Does more health care improve health among older adults? A longitudinal analysis

Ezra Golberstein, Jersey Liang, Ana Quiñones, Fredric D. Wolinsky

Research output: Contribution to journalArticle

3 Scopus citations

Abstract

Objectives: This research assesses the association of health services use with subsequent physical health among older Americans, adjusting for the confounding between health care use and prior health. Method: Longitudinal data are from the Survey on Assets and Health Dynamics Among the Oldest Old (AHEAD). Linear and logistic regressions are used to model the linkages between medical care use and health outcomes, including self-rated health, functional limitations, and mortality. Results: There is limited evidence that increased health care use is correlated with improved subsequent health. Increased use of medical care is largely associated with poorer health outcomes. Moreover, there are no significant interaction effects of health care use and baseline health on Activities of Daily Living and Instrumental Activities of Daily Living, despite the existence of a significant but very small interaction effect on self-rated health. Conclusions: The findings have implications for the quality of care delivered by the American health care system.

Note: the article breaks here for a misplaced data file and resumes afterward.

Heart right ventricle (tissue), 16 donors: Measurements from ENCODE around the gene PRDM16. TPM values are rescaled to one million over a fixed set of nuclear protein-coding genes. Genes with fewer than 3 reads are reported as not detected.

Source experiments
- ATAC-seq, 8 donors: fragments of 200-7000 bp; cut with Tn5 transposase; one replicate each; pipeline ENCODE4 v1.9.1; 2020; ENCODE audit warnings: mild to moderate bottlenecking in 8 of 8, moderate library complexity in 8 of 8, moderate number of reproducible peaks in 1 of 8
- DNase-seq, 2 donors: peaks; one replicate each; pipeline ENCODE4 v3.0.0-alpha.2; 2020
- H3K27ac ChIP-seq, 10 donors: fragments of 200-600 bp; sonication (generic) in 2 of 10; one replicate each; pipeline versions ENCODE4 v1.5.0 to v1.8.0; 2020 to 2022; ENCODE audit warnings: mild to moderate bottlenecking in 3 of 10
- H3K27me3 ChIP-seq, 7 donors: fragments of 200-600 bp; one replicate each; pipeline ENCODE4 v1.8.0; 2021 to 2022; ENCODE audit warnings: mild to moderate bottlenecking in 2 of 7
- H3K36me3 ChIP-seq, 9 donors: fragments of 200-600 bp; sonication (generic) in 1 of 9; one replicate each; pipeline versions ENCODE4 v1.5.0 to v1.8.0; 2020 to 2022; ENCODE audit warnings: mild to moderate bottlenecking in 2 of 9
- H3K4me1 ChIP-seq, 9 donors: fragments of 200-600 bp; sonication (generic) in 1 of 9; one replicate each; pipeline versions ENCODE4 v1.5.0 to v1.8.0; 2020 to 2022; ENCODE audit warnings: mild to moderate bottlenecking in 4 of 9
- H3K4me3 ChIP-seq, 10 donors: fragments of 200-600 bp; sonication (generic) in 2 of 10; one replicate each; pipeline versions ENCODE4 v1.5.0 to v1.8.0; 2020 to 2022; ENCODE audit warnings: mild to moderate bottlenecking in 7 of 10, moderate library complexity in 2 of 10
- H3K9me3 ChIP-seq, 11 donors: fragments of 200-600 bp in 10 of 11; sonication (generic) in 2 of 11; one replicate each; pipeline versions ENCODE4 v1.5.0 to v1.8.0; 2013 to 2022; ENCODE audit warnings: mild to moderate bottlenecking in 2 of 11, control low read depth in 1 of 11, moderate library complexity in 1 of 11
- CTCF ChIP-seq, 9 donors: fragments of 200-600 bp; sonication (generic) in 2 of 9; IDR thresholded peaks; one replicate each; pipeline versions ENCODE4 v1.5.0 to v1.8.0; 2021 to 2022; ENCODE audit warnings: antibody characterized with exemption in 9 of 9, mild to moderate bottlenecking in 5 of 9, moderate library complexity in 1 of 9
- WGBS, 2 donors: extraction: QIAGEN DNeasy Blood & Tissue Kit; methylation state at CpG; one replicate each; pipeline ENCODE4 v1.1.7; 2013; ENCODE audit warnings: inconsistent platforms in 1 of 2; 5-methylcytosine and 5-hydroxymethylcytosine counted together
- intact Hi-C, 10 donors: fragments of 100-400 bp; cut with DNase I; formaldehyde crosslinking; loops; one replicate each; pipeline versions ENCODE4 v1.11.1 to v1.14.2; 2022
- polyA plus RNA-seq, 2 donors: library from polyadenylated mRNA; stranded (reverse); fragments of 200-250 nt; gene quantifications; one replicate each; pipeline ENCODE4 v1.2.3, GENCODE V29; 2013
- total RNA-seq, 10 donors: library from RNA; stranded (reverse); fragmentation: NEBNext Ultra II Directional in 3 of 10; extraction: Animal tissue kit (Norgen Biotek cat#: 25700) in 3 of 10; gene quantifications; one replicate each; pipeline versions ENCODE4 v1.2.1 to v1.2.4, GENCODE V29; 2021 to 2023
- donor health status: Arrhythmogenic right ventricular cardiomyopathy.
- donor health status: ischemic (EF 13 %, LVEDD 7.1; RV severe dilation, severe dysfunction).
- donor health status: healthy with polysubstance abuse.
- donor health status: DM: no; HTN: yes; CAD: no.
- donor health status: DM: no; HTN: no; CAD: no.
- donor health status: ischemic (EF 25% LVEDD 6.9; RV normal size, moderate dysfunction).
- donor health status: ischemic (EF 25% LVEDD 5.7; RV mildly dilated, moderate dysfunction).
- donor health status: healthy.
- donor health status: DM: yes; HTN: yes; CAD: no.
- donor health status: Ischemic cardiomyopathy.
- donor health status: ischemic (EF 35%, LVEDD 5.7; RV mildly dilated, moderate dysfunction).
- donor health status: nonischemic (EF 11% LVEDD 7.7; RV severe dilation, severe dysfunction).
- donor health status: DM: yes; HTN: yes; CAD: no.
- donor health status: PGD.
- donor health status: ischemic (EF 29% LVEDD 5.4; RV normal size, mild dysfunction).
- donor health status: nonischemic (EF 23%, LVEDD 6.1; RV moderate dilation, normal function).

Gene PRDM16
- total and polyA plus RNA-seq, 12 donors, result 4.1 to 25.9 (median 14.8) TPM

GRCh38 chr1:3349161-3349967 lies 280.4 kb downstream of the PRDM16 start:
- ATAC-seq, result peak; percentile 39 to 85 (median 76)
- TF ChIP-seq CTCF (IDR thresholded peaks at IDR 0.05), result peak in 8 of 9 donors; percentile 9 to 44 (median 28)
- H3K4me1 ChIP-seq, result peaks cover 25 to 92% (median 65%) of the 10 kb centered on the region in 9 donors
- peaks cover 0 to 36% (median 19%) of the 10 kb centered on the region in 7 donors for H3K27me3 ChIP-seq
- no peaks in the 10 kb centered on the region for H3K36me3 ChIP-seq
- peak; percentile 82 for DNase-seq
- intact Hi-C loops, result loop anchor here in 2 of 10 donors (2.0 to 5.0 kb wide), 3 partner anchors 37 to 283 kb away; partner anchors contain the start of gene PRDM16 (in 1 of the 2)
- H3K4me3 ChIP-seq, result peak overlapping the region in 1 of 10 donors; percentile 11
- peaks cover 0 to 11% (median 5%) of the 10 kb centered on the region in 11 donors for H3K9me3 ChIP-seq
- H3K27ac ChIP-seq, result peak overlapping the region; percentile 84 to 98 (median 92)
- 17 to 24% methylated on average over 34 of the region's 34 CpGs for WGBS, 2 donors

Original languageEnglish (US)
Pages (from-to)888-906
Number of pages19
JournalJournal of Aging and Health
Volume19
Issue number6
DOIs
StatePublished - Dec 1 2007

Keywords

  • Health outcomes
  • Older Americans
  • Quality of care

ASJC Scopus subject areas

  • Health(social science)
  • Sociology and Political Science
  • Life-span and Life-course Studies

Fingerprint Dive into the research topics of 'Does more health care improve health among older adults? A longitudinal analysis'. Together they form a unique fingerprint.

  • Cite this